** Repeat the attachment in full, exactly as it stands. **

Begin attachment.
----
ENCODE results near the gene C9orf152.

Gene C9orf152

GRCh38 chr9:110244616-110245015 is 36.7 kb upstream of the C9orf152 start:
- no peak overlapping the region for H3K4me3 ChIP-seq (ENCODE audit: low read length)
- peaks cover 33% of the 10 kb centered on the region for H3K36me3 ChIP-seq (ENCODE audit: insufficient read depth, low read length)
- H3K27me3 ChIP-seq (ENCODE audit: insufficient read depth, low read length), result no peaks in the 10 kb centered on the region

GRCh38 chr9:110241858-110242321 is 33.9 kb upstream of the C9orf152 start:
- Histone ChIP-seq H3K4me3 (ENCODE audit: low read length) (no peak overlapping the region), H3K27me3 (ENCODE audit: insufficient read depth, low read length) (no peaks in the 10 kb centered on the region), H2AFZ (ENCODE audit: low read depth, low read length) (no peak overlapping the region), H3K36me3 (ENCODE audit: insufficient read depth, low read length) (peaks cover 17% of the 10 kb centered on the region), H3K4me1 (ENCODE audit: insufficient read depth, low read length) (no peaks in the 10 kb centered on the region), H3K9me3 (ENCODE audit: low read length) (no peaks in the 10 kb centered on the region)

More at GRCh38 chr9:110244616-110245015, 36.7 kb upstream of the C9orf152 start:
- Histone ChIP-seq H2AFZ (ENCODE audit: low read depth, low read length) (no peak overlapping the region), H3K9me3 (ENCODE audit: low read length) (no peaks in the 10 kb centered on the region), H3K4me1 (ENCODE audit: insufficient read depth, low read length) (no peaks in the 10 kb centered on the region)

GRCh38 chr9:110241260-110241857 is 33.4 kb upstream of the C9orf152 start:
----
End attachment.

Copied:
ENCODE results near the gene C9orf152.

Gene C9orf152

GRCh38 chr9:110244616-110245015 is 36.7 kb upstream of the C9orf152 start:
- no peak overlapping the region for H3K4me3 ChIP-seq (ENCODE audit: low read length)
- peaks cover 33% of the 10 kb centered on the region for H3K36me3 ChIP-seq (ENCODE audit: insufficient read depth, low read length)
- H3K27me3 ChIP-seq (ENCODE audit: insufficient read depth, low read length), result no peaks in the 10 kb centered on the region

GRCh38 chr9:110241858-110242321 is 33.9 kb upstream of the C9orf152 start:
- Histone ChIP-seq H3K4me3 (ENCODE audit: low read length) (no peak overlapping the region), H3K27me3 (ENCODE audit: insufficient read depth, low read length) (no peaks in the 10 kb centered on the region), H2AFZ (ENCODE audit: low read depth, low read length) (no peak overlapping the region), H3K36me3 (ENCODE audit: insufficient read depth, low read length) (peaks cover 17% of the 10 kb centered on the region), H3K4me1 (ENCODE audit: insufficient read depth, low read length) (no peaks in the 10 kb centered on the region), H3K9me3 (ENCODE audit: low read length) (no peaks in the 10 kb centered on the region)

More at GRCh38 chr9:110244616-110245015, 36.7 kb upstream of the C9orf152 start:
- Histone ChIP-seq H2AFZ (ENCODE audit: low read depth, low read length) (no peak overlapping the region), H3K9me3 (ENCODE audit: low read length) (no peaks in the 10 kb centered on the region), H3K4me1 (ENCODE audit: insufficient read depth, low read length) (no peaks in the 10 kb centered on the region)

GRCh38 chr9:110241260-110241857 is 33.4 kb upstream of the C9orf152 start: